The end of the conductor 16, away from the terminal 12 connected with the conductive path 100, may be connected to a point in an external circuit by any means, such as with a second terminal 12, to establish a path for the passage of signals or voltages therebetween. Or a connection may be established between two conductive paths 100 on the same circuit board 88 with a jumper strap comprising a conductor 16 having terminals 12 crimped to both ends thereof.
While one embodiment of the invention has been described in detail, it is understood that various other modifications and embodiments may be devised by one skilled in the art without departing from the spirit and scope of the invention.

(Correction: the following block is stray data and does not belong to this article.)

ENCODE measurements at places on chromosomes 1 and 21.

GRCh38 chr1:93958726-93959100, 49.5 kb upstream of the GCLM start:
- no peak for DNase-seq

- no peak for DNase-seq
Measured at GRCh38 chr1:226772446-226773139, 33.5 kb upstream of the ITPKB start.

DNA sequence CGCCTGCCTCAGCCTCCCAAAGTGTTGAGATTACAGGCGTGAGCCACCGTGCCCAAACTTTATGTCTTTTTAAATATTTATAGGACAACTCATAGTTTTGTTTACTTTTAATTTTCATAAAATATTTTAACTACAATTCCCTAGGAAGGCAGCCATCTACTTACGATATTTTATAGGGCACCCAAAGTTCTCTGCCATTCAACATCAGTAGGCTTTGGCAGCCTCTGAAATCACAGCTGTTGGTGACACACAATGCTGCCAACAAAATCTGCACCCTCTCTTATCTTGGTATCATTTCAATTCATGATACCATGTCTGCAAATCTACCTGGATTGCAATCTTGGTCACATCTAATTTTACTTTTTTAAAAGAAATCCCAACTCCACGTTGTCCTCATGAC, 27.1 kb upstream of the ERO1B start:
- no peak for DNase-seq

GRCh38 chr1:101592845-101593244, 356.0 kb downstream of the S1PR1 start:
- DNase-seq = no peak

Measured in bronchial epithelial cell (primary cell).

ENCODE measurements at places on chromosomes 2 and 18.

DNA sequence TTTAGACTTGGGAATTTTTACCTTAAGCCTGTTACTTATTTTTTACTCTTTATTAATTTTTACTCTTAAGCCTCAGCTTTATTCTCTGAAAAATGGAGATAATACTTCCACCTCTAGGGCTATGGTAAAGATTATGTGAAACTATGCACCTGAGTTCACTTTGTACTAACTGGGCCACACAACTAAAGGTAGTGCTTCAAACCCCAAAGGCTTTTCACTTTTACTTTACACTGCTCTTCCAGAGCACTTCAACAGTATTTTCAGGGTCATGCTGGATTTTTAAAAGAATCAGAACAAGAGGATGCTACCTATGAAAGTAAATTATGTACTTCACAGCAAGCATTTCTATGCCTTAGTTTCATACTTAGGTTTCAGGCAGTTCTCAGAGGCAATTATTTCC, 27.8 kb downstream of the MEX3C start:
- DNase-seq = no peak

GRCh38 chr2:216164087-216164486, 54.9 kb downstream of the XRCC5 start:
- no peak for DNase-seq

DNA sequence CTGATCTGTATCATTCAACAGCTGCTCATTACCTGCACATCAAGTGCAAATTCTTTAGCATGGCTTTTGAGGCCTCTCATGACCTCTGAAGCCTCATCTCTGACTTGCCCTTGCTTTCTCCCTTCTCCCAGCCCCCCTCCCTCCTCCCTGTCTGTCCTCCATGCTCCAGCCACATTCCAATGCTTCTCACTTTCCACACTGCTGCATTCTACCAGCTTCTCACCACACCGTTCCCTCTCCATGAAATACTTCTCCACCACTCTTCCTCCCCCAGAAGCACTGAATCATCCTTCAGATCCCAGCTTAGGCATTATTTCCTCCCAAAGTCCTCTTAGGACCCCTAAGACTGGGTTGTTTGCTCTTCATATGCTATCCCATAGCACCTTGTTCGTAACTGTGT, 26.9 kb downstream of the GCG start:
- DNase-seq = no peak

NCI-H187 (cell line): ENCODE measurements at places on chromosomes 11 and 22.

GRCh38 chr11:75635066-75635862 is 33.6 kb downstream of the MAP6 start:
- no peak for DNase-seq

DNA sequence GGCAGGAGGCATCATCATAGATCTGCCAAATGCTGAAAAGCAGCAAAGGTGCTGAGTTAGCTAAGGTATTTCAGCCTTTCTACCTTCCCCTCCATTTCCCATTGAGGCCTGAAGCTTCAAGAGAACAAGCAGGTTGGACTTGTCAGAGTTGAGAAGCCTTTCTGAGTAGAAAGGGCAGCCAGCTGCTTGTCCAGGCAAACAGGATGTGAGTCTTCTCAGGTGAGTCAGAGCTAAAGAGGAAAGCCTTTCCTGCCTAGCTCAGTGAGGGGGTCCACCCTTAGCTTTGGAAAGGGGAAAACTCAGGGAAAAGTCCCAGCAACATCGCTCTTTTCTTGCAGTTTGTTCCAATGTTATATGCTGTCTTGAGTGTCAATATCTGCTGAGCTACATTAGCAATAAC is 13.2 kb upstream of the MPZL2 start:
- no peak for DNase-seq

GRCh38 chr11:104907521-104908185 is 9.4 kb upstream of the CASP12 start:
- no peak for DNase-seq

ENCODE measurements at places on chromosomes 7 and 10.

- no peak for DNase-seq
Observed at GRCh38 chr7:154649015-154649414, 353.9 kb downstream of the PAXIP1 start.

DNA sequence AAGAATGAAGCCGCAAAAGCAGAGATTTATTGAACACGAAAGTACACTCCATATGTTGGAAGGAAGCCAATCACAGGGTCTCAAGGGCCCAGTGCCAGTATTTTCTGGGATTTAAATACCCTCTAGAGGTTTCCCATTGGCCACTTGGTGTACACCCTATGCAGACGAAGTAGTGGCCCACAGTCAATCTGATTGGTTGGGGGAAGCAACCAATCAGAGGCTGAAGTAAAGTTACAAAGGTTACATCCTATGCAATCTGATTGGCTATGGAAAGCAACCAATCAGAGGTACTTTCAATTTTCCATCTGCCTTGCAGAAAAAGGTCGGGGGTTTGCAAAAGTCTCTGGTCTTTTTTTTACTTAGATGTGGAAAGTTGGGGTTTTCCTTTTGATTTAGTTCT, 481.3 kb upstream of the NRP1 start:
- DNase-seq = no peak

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|U.S. Classification||439/866, 174/267, 439/82, 439/877, 439/876|
|Cooperative Classification||H01R4/187, H01R4/185|
|Mar 19, 1984||AS||Assignment|
Owner name: AT & T TECHNOLOGIES, INC.,
Free format text: CHANGE OF NAME;ASSIGNOR:WESTERN ELECTRIC COMPANY, INCORPORATED;REEL/FRAME:004251/0868
Effective date: 19831229